Same with estate sales.  The last great bundle I got was at an estate auction about 3 years ago.  The online listing just had like a snippet of SNES games in the corner, and a PSVR up front.  Probably helped that it was freezing cold that day.  Some mom showed up to get the VR for their kid, but no one wanted the classic stuff.

And do not discount thrift stores - in the right area.  I've had incredible luck at Goodwill in some more affluent areas, with games and movies, but unfortunately that one closed, and my luck seems to have run out in that regard.


My last huge garage sale score that was advertised was probably 7 years ago. A guy was pretty much selling off all his video games he'd accumulated since being a little kid, but he wasn't a collector and had no idea what he had. He explicitly said no early birds, which I respected. I was parked in front of his house waiting for the sale to start, and while he's setting up a middle aged woman walks up with some papers in her hand and then I just see the guy start bringing out tubs, then see her taking games out. I jumped out of my car and feverishly started grabbing what I could. She was a reseller and her papers were lists of game values based on what was advertised and shown in the ad for the sale. While she was trying to pick out all the expensive games which she knew nothing about I was grabbing deals left and right, except when the lady literally put her arms over a tub and tried blocking me from looking inside. I probably made out with $600+ in games that I spent under $100 on despite what the reseller was able to grab, but I ended up getting way more in the end than her so I was content.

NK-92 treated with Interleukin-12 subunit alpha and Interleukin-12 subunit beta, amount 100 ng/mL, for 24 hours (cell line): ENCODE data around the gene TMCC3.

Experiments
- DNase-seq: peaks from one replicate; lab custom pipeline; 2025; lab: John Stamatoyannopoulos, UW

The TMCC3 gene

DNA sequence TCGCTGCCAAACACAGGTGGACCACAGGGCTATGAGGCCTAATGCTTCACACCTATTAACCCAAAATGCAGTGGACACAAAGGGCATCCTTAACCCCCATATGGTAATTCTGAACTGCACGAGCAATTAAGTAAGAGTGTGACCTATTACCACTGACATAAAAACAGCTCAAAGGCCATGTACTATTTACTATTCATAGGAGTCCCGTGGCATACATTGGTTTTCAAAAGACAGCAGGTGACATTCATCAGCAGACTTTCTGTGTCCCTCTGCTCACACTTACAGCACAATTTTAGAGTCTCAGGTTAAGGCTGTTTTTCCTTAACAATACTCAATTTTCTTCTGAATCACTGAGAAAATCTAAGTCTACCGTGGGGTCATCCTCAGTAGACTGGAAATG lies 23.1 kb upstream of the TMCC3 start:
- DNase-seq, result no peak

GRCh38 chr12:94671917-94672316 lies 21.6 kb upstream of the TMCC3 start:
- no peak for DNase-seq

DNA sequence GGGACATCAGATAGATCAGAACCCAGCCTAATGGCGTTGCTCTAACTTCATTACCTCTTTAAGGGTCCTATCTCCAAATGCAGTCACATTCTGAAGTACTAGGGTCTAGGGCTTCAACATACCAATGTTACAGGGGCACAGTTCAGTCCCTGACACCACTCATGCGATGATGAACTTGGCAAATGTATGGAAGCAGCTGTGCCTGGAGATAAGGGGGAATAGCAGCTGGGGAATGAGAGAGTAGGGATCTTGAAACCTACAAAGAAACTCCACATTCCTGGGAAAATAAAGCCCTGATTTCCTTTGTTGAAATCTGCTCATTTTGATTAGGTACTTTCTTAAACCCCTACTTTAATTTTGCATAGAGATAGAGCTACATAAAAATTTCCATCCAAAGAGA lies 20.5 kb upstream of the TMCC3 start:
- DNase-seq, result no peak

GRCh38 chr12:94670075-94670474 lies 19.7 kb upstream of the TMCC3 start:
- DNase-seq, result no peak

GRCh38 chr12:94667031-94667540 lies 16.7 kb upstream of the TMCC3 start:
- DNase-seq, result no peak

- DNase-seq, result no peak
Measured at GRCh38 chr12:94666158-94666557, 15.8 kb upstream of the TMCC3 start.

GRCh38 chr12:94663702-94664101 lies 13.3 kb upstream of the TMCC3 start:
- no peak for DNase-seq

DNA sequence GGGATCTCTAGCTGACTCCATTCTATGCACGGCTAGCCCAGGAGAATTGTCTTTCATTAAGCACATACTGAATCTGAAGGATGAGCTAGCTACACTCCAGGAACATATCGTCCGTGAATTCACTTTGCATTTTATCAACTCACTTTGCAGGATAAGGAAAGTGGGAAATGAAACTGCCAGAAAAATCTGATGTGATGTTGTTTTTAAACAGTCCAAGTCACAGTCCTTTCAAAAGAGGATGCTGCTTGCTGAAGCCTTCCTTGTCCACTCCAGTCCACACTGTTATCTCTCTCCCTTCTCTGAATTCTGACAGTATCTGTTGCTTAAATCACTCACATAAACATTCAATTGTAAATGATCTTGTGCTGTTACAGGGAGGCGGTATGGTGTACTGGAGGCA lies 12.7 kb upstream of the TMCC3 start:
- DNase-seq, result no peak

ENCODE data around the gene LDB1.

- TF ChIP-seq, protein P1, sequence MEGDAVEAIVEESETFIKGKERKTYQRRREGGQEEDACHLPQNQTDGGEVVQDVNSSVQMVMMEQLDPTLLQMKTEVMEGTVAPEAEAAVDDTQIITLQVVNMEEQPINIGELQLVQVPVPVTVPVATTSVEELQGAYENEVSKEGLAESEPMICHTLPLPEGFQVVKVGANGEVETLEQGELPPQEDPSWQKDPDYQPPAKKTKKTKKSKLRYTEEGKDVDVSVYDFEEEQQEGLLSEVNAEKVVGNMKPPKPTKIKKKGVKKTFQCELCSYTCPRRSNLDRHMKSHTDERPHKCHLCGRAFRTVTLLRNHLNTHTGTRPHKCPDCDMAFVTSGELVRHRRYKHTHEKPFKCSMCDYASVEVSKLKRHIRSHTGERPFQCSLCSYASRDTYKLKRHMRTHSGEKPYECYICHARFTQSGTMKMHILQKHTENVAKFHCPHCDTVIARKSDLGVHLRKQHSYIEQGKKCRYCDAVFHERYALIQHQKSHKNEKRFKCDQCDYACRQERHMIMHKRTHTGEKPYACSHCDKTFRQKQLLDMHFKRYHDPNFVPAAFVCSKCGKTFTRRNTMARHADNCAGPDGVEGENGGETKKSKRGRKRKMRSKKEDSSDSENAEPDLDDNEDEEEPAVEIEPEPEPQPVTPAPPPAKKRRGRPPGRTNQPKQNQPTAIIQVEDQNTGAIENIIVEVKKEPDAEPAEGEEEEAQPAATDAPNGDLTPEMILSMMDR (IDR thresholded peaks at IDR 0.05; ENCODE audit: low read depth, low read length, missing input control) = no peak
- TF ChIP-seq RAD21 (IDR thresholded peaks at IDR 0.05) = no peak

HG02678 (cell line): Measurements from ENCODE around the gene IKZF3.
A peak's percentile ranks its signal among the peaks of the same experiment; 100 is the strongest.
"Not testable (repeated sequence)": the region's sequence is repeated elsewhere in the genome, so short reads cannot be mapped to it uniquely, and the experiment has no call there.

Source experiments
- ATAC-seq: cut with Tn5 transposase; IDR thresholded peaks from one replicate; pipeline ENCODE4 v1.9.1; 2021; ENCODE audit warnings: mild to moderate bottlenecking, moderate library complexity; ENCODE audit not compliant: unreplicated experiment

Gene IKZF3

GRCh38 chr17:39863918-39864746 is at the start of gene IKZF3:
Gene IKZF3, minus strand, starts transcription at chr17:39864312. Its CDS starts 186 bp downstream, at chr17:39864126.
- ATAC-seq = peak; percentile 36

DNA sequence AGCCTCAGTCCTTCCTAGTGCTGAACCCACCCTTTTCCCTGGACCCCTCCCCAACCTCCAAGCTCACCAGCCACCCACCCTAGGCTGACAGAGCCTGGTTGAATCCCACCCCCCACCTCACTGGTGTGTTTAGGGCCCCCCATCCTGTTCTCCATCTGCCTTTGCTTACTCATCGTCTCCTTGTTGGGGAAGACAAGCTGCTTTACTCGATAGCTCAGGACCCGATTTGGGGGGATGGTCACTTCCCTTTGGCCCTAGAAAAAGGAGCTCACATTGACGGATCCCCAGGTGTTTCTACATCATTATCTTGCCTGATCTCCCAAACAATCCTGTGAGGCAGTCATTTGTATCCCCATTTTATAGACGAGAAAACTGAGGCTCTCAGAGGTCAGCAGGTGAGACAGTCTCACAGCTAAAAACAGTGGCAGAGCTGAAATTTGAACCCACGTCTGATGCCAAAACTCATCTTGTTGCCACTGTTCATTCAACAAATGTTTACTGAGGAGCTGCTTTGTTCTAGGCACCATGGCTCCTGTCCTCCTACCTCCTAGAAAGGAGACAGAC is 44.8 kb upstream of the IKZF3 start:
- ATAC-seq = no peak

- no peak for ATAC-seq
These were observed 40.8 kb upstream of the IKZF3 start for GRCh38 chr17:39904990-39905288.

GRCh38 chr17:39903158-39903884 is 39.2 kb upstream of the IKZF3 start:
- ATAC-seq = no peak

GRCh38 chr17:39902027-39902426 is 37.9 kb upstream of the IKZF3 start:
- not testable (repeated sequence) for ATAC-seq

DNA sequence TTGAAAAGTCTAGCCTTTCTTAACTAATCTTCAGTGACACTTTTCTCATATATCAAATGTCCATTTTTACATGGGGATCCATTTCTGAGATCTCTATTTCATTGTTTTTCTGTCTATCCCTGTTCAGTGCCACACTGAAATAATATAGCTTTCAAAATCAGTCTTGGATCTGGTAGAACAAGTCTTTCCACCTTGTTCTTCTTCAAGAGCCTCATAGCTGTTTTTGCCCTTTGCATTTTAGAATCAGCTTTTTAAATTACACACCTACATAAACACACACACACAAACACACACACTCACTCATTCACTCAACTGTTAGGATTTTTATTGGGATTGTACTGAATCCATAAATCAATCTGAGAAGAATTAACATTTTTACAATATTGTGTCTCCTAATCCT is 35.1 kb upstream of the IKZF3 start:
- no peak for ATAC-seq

If that sale happened now, or hell during the last 4 years there would have been a dozen people there and I likely would have only got a few games out of it if any. I miss those days.